Coles offers $50 million in “conscience and guilt money” with its new SME innovation fund

Coles offers $50 million in “conscience and guilt money” with its new SME innovation fund

Coles will attempt to “nurture” farmers and SMEs with a $50 million innovation fund that will see grocery producers and manufacturers given access to grants and interest-free loans.

The supermarket giant has allocated the funding over five years for the grants, with the aim of encouraging small businesses to find more productive and innovative ways of doing business.

The Coles Nurture Fund is open to companies with less than $25 million in annual revenue and with fewer than 50 full-time employees. The grants will be awarded by a judging panel that will include three Coles directors and Coles ambassador and chef Curtis Stone. 

“The Coles Nurture Fund is one way we can offer support and encouragement to small Australian businesses looking for assistance to take the next step in creating more productive and innovative ways of working,” Coles managing director John Durkan said in a statement. 

“Through investing in productivity driving activities we can not only provide better value to customers but also help set up small businesses to develop the products and platforms to expand their operations and, in some cases, export into global markets.”

The initiative comes after Coles agreed to pay a penalty of $10 million and admitted it had “crossed the line” by pressuring small suppliers into paying ongoing rebates as part of its Active Retail Collaboration program in December 2014, following legal action by the Australian  Competition and Consumer Commission.

Australia’s peak body for vegetable growers, AUSVEG, has welcomed the $50 million fund, saying it is good news for food and grocery producers around the country.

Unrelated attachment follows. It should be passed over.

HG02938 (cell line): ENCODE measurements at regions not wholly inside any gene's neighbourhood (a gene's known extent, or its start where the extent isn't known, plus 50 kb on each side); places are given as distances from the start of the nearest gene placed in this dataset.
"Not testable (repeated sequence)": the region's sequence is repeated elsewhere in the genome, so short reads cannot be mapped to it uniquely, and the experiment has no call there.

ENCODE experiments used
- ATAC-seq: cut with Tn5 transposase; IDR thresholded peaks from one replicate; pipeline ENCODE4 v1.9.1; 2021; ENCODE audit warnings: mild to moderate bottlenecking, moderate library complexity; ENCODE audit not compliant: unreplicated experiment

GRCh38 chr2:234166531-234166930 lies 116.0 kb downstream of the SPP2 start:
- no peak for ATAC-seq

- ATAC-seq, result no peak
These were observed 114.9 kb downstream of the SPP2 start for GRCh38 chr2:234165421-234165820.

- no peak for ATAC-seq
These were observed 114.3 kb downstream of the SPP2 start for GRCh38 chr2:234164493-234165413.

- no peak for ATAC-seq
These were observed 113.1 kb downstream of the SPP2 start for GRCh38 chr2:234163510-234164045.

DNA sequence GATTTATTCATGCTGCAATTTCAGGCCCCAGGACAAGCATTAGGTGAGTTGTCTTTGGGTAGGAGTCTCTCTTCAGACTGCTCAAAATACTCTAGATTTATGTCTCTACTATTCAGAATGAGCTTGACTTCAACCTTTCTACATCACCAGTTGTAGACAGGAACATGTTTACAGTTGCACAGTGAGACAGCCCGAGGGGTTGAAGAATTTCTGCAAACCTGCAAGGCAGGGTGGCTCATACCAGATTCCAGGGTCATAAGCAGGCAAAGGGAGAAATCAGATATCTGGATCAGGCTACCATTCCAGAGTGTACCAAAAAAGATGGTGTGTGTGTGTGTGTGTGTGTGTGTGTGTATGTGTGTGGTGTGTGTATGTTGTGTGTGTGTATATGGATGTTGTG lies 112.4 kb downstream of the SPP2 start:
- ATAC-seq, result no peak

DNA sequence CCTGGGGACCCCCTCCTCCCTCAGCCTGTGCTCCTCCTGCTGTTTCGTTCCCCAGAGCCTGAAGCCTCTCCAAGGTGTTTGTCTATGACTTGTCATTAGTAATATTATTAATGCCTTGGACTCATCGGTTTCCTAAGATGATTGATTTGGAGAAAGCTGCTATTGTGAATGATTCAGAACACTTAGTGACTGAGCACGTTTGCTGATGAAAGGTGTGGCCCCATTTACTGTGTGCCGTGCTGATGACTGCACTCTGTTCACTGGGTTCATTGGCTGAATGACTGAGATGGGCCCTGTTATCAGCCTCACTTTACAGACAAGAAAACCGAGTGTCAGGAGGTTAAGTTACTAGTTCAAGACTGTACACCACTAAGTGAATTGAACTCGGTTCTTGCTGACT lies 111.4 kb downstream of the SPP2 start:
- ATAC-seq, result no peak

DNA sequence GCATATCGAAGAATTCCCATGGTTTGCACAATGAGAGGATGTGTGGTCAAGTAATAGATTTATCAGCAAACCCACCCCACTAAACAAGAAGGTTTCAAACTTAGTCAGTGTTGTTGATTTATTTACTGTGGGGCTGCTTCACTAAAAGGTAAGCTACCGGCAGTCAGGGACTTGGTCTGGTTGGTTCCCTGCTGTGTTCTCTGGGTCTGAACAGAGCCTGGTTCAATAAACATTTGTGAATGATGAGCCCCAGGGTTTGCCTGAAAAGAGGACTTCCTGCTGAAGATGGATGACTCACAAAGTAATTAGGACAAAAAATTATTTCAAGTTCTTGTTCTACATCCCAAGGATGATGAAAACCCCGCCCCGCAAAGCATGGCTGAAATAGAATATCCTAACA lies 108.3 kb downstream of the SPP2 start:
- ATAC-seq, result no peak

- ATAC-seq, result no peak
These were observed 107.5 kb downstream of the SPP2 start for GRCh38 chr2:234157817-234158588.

AUSVEG deputy chief executive Andrew White said in a statement the fund will help farmers across Australia continue to innovate “in a climate of rising on-farm costs”.

“This fund will enable growers to be more entrepreneurial and invest in exciting new business opportunities, rather than being forced to direct all of their funds into their day-to-day operations,” White said.

“That Coles is investing such a large amount of money into Australian industry is a timely acknowledgement of the hard work and dedication that our growers employ in producing the safe and high-quality produce that Australian consumers enjoy every day.”

However, Peter Strong, chief executive of the Council of Small Business of Australia, told SmartCompany the fund appears to be a PR stunt.

“Conscience and guilt money, that’s what it is,” he says.

“Are they going to go back to the businesses that have closed and compensate them and those people whose health has been affected by their behaviour? If they do, I’ll work on the checkout at Coles for a year for nothing.”

Strong says while manufacturers and farmers receiving a much-needed leg up is a good thing, he remains very sceptical and does not think the fund will change people’s attitudes in the small business community.

“They’re going to take a long time before they change people’s views about their behaviour and motivations,” he says.

“$50 million is not petty cash – but that’s what they should have been fined by the ACCC.”

*The article was updated on April 27 to include a statement from Coles. 


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